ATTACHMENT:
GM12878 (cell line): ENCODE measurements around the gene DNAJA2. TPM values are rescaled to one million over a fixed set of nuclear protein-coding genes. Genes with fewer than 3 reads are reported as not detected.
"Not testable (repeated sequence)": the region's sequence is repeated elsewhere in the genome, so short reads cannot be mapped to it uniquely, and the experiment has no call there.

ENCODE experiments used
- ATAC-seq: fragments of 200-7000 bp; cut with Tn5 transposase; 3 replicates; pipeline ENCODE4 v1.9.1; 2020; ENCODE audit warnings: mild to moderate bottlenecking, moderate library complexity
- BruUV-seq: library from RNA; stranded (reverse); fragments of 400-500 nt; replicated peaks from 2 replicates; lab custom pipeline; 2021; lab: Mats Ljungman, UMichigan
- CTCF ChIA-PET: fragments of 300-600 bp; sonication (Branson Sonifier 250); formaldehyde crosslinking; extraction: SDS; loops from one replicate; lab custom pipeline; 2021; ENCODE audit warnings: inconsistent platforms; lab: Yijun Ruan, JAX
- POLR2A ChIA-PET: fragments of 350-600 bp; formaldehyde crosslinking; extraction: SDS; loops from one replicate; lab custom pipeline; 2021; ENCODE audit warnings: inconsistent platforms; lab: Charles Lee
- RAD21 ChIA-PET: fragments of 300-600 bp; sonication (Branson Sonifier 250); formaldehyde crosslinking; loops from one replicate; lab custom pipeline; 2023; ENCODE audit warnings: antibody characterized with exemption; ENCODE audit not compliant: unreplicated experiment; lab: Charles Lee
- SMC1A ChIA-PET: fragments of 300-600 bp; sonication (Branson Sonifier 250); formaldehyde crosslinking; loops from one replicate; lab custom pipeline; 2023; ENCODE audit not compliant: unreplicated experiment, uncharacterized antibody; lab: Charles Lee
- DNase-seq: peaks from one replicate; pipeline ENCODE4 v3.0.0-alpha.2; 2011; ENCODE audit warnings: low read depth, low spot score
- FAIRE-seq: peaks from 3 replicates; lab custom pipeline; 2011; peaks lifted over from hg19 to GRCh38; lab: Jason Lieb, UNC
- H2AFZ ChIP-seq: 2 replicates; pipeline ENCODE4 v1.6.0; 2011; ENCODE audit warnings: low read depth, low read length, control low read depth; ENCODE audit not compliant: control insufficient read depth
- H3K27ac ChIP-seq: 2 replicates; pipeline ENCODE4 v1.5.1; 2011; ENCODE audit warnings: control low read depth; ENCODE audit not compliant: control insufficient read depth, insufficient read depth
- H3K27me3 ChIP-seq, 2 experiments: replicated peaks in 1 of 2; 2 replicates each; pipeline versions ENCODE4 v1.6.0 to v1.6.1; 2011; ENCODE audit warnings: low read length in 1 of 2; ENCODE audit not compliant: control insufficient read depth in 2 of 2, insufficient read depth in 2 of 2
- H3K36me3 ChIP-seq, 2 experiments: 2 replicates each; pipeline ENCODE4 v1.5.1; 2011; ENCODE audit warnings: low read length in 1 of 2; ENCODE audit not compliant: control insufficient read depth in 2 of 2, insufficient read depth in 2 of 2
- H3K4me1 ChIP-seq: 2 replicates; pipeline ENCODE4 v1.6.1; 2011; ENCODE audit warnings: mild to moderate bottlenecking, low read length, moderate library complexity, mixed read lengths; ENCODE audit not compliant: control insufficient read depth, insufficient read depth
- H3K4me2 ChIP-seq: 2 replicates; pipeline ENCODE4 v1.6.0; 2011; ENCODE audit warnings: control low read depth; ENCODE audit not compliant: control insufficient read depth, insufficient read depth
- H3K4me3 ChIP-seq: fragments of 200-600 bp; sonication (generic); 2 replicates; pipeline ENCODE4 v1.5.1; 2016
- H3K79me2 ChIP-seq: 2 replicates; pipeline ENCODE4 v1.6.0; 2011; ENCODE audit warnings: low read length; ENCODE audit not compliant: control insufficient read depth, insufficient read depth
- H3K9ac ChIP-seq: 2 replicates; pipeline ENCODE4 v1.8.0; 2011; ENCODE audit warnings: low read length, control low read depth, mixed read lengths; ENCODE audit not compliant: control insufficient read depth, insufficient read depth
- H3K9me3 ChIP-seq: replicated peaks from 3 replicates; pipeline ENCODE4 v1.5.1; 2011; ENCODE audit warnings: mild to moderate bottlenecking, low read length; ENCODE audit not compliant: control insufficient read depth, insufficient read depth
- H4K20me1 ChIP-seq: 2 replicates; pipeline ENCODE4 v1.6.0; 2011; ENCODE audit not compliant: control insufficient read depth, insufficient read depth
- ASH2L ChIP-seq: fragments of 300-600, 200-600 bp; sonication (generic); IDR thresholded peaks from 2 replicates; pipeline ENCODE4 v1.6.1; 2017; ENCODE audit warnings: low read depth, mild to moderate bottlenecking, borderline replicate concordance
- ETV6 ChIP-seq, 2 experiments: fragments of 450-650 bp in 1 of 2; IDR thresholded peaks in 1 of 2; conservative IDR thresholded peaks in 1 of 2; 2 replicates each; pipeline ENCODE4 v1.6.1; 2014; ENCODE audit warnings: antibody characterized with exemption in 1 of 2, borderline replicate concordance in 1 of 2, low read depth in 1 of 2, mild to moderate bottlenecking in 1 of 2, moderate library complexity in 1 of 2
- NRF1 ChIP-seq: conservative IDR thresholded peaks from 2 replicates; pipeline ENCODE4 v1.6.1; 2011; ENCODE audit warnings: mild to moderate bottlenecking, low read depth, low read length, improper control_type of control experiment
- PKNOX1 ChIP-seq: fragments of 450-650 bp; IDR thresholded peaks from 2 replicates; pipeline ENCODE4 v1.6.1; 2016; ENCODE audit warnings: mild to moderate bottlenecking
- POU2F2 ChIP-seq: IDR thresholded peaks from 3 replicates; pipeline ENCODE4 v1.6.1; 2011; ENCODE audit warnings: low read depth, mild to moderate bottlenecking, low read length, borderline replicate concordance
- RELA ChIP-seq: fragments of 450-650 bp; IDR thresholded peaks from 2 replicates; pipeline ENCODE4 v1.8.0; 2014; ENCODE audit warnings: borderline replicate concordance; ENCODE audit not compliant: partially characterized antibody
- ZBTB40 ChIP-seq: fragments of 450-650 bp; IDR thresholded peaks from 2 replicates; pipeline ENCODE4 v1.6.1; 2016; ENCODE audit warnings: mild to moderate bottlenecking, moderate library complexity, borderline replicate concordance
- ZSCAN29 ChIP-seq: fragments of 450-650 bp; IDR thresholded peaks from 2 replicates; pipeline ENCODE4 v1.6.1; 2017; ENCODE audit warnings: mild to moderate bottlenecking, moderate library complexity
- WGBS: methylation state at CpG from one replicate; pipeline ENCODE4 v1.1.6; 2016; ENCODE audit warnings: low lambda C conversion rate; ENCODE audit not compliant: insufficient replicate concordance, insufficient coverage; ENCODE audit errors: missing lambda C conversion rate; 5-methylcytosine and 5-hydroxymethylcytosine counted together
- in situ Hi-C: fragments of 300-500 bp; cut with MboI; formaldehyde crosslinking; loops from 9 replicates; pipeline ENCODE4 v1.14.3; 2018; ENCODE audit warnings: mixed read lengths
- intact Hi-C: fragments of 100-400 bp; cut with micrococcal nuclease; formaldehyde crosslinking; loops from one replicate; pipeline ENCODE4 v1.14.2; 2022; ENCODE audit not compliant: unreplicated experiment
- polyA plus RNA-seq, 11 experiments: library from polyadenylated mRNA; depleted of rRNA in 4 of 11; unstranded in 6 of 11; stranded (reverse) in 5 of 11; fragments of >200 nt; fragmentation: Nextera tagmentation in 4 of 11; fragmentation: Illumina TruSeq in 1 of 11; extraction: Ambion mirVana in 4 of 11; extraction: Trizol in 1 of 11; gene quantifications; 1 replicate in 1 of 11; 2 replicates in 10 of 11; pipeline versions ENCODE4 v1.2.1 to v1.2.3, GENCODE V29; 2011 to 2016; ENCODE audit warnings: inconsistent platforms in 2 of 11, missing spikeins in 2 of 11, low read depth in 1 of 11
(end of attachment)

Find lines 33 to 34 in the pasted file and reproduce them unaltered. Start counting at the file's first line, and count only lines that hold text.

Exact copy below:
- intact Hi-C: fragments of 100-400 bp; cut with micrococcal nuclease; formaldehyde crosslinking; loops from one replicate; pipeline ENCODE4 v1.14.2; 2022; ENCODE audit not compliant: unreplicated experiment
- polyA plus RNA-seq, 11 experiments: library from polyadenylated mRNA; depleted of rRNA in 4 of 11; unstranded in 6 of 11; stranded (reverse) in 5 of 11; fragments of >200 nt; fragmentation: Nextera tagmentation in 4 of 11; fragmentation: Illumina TruSeq in 1 of 11; extraction: Ambion mirVana in 4 of 11; extraction: Trizol in 1 of 11; gene quantifications; 1 replicate in 1 of 11; 2 replicates in 10 of 11; pipeline versions ENCODE4 v1.2.1 to v1.2.3, GENCODE V29; 2011 to 2016; ENCODE audit warnings: inconsistent platforms in 2 of 11, missing spikeins in 2 of 11, low read depth in 1 of 11